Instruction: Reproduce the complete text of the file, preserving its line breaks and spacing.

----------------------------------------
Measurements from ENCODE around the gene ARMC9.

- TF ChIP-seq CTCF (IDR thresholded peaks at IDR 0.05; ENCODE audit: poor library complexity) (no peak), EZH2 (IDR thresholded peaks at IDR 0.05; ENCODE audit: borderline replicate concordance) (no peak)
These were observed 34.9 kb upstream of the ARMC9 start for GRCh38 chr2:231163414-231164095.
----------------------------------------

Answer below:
Measurements from ENCODE around the gene ARMC9.

- TF ChIP-seq CTCF (IDR thresholded peaks at IDR 0.05; ENCODE audit: poor library complexity) (no peak), EZH2 (IDR thresholded peaks at IDR 0.05; ENCODE audit: borderline replicate concordance) (no peak)
These were observed 34.9 kb upstream of the ARMC9 start for GRCh38 chr2:231163414-231164095.